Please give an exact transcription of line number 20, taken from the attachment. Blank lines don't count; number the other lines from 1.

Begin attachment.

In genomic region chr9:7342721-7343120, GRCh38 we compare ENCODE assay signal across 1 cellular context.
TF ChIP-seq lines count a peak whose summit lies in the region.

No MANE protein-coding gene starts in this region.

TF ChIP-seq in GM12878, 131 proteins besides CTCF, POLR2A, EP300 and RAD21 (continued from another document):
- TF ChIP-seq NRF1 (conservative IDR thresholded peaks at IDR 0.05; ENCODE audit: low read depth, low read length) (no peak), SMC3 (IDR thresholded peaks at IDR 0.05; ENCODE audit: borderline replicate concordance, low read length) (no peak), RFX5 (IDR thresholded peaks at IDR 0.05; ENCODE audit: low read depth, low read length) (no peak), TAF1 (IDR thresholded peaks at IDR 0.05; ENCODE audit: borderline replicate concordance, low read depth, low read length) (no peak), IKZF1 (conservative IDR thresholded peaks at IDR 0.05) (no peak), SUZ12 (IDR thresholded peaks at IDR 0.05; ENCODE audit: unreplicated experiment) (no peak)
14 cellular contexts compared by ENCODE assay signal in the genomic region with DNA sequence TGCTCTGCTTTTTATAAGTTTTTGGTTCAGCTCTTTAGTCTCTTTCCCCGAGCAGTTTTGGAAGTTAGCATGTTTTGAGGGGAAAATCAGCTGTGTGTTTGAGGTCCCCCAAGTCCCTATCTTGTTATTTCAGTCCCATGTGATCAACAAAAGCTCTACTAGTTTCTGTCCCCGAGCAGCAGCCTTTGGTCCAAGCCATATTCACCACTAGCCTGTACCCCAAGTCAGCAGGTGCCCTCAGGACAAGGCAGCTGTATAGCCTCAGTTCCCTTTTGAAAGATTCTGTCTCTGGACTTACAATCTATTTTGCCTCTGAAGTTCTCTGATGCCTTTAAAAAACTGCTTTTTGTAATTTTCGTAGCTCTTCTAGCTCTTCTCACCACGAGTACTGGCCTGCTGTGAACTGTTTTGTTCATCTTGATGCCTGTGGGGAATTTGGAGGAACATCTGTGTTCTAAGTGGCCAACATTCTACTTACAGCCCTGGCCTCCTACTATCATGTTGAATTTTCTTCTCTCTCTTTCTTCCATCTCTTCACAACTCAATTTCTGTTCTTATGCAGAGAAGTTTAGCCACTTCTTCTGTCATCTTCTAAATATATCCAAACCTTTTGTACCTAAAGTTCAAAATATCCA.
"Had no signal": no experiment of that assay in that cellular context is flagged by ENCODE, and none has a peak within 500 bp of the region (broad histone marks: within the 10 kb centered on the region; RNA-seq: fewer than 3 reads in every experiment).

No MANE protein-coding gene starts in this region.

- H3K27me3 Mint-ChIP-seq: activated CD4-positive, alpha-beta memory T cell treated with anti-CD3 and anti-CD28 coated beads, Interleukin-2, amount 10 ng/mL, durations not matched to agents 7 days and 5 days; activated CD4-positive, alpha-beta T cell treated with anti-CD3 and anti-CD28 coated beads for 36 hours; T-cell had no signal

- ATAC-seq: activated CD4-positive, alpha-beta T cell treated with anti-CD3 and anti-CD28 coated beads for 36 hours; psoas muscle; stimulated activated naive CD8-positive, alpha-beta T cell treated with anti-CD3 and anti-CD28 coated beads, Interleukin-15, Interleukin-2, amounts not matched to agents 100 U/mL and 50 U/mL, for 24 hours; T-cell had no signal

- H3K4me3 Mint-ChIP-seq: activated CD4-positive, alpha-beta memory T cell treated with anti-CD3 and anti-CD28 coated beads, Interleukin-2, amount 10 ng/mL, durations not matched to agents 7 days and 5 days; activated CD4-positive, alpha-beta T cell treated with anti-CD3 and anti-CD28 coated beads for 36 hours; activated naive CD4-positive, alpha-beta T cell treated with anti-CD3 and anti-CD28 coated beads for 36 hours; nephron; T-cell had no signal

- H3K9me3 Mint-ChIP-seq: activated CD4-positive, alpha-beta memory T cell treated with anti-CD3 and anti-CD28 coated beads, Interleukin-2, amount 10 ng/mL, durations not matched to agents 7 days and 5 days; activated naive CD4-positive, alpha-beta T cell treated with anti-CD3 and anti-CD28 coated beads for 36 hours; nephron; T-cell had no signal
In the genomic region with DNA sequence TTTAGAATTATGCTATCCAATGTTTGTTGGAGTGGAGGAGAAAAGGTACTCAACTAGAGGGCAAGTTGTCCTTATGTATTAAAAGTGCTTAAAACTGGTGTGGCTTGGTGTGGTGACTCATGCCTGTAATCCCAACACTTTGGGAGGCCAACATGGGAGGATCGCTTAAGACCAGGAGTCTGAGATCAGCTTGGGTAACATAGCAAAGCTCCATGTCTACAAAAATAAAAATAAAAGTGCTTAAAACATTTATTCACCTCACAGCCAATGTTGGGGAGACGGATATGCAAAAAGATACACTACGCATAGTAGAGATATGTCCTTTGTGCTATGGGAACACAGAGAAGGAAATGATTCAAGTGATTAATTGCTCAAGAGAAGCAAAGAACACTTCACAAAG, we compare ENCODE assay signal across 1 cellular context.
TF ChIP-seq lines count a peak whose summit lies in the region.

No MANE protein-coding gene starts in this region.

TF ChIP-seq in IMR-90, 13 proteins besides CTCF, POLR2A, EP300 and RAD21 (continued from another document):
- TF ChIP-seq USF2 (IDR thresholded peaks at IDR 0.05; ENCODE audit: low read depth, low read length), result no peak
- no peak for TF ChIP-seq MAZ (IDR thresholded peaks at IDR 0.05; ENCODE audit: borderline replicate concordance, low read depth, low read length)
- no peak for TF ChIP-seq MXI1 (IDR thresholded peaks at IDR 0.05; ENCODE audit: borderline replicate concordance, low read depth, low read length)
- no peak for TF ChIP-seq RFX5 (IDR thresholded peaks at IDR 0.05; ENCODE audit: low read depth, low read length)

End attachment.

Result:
- no peak for TF ChIP-seq RFX5 (IDR thresholded peaks at IDR 0.05; ENCODE audit: low read depth, low read length)